The boy who refused an IV: a case report of subcutaneous clodronate for bone pain in a child with Ewing Sarcoma.
- September 22, 2014
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Abstract: Bone pain in malignancy can be challenging to treat. Bisphosphonates have been found to be useful in adults with bone pain, but there are no reports of their use in children for this indication. In pediatric palliative medicine there are hurdles in translating knowledge gained primarily in adult studies into application in children. Obstacles exist in initially determining whether the evidence supports using a drug in children, and once a drug is chosen, then determining the optimal route of delivery. There is very little data to guide pediatric practitioners in this situation. Case Presentation: A 9 year old boy with disseminated Ewing Sarcoma presented with extremity pain not responsive to a combination of opiates, gabapentin and non-steroidal anti-inflammatory drugs. Clodronate, a bisphosphonate, was added to the regimen to treat bone pain. It was given subcutaneously every 4 weeks with a good response and no side effects. Conclusion: This case report describes the use of a bisphosphonate, clodronate, given subcutaneously to a child with Ewing sarcoma with effective relief of bone pain. It describes how the care team encountered the challenges inherent in translating adult therapy into a pediatric regimen. Furthermore the report details how a regimen was developed to address this child’s concerns regarding medication administration. Further effort needs to be made at finding solutions to address the lack of good evidence for pediatric palliative therapies.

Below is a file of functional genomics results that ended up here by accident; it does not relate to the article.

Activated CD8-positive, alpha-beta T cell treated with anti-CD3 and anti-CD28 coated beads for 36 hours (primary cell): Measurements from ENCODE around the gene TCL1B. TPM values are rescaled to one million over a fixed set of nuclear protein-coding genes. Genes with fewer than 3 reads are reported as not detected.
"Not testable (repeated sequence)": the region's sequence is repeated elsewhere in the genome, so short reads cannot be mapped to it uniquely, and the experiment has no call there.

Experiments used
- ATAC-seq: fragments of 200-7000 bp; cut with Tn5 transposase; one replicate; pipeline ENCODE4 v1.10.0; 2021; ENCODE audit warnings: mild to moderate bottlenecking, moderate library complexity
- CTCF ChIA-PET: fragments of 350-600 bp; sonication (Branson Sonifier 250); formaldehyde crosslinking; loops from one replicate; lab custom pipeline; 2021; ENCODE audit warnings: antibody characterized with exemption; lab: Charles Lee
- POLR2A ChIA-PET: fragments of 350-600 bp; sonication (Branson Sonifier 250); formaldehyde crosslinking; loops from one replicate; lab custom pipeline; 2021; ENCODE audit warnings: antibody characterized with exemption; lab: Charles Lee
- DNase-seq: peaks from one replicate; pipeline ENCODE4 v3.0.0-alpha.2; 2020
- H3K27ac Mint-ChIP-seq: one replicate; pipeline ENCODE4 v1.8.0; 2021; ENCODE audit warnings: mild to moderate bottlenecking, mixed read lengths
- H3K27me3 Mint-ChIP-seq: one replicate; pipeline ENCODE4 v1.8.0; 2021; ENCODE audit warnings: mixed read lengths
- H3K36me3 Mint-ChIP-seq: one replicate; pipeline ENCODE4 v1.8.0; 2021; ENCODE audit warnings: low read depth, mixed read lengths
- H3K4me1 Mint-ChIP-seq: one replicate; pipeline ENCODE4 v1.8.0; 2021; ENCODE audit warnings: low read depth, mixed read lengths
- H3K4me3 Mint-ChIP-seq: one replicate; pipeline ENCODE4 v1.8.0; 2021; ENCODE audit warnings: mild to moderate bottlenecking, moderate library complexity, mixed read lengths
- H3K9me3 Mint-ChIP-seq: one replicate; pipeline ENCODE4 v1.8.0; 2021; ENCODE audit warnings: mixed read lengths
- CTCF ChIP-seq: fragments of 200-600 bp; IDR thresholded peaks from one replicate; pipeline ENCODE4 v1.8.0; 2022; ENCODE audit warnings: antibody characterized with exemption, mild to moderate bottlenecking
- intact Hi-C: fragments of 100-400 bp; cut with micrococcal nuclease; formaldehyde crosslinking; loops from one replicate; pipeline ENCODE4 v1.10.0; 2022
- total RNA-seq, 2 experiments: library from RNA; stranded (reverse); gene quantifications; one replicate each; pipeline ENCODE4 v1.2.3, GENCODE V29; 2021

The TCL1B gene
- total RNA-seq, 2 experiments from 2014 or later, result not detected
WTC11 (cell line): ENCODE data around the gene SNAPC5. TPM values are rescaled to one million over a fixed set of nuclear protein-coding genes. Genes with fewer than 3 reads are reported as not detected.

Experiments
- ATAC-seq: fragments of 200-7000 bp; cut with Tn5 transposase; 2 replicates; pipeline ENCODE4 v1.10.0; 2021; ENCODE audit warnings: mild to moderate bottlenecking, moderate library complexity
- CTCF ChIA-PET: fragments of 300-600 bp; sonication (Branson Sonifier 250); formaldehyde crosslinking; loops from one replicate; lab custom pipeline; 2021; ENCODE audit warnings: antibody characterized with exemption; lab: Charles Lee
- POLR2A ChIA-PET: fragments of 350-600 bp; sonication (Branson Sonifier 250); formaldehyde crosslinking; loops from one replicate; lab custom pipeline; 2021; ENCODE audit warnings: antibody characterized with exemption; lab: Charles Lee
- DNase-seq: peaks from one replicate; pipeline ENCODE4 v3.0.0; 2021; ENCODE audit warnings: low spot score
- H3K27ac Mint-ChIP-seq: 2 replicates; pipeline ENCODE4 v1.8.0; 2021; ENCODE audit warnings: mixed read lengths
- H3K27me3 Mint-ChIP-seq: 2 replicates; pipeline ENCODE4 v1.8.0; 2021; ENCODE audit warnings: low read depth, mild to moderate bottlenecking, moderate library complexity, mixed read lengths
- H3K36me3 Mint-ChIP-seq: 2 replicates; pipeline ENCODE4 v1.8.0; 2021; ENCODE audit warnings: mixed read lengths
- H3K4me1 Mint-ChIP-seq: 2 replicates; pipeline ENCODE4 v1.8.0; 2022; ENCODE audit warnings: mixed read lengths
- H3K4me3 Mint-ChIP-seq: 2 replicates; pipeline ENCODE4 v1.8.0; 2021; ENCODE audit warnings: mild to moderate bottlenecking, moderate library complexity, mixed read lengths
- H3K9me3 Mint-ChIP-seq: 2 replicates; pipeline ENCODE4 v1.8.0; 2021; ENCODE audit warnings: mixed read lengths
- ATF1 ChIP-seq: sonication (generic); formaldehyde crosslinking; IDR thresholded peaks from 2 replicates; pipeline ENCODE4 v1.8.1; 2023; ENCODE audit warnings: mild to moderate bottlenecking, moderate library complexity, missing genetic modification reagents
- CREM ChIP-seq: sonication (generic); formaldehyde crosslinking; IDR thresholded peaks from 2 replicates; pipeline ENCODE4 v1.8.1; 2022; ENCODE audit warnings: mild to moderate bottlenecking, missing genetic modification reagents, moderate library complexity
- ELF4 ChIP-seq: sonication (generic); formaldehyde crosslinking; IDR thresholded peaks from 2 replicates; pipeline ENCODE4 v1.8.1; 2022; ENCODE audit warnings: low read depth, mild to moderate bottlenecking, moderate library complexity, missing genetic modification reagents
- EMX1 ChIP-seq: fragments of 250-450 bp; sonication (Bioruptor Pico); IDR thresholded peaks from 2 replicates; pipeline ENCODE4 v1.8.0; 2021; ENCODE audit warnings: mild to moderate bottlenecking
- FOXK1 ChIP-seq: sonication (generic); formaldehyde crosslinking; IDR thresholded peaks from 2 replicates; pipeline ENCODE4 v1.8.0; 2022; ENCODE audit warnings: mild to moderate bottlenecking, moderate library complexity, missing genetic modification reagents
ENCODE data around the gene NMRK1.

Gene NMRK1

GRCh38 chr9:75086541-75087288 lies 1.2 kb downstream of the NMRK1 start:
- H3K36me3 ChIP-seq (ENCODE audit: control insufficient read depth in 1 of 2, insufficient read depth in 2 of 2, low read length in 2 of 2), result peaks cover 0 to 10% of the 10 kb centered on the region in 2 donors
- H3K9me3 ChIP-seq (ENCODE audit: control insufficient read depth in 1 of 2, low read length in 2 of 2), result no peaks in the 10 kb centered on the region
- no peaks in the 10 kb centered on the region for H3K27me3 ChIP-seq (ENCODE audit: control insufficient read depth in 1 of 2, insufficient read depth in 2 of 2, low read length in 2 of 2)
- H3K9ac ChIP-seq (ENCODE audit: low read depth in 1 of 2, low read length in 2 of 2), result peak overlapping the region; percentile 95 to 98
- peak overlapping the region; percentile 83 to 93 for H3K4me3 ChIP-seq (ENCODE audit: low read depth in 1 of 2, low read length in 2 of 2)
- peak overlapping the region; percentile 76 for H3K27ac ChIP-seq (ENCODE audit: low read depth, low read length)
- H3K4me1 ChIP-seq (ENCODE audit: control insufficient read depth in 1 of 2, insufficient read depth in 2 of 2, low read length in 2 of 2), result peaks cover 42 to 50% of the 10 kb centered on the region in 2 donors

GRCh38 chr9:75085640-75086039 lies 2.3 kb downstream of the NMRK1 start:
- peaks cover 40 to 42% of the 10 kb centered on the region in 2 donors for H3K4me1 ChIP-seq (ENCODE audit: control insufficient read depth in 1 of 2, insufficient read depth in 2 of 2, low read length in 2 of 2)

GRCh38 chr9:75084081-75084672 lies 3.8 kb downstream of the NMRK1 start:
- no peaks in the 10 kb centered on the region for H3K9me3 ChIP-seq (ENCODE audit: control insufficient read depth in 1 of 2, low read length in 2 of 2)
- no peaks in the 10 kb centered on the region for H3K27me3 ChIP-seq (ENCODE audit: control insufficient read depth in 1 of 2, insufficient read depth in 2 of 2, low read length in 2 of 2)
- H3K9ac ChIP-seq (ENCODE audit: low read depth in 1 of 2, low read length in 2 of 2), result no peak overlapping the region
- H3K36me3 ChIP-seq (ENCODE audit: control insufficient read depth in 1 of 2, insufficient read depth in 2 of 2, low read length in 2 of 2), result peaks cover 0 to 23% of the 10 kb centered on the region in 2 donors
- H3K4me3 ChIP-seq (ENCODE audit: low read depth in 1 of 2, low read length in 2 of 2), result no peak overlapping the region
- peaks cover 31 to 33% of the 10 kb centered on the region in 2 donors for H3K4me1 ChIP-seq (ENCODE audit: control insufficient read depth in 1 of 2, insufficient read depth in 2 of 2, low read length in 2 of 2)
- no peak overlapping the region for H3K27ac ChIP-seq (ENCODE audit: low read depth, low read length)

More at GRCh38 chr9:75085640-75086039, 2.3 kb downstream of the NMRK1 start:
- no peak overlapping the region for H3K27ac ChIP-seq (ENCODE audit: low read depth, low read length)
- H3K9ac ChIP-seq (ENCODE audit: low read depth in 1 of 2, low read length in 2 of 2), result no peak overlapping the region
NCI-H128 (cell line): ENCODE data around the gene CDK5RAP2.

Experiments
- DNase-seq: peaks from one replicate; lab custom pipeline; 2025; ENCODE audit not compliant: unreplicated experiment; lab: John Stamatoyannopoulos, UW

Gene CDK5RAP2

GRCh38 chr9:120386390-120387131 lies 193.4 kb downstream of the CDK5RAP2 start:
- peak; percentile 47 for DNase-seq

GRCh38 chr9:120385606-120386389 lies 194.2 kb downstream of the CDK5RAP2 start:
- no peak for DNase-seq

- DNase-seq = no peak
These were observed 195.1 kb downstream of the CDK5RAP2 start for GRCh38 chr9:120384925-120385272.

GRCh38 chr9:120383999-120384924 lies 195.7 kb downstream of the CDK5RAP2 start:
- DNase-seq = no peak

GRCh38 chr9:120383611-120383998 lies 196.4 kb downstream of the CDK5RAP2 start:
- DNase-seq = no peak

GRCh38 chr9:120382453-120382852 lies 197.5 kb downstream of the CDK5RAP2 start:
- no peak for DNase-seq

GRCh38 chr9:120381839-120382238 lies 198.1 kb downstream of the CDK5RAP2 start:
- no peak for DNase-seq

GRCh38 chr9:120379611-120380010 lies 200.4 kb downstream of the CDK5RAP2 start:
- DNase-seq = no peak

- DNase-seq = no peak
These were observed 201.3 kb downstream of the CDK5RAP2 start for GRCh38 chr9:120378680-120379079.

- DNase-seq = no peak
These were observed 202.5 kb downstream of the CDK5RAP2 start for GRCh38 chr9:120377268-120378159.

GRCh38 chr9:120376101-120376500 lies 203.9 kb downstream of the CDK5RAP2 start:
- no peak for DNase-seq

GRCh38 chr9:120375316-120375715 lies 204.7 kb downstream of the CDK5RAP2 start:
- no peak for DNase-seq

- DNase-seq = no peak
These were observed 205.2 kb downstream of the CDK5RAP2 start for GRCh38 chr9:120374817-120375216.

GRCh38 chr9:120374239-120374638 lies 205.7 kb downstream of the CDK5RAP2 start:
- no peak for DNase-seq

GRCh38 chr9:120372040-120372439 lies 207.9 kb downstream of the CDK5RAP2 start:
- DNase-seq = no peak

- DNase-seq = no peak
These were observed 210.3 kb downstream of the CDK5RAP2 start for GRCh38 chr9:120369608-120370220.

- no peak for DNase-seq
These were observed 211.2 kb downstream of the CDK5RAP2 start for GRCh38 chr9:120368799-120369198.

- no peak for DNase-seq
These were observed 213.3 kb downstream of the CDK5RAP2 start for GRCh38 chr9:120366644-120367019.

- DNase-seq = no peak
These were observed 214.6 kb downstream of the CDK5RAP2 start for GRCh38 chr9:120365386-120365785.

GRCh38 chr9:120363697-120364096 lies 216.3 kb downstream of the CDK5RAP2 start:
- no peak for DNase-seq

Journal of Medical Case Reports
2007 Mar 21;1:7.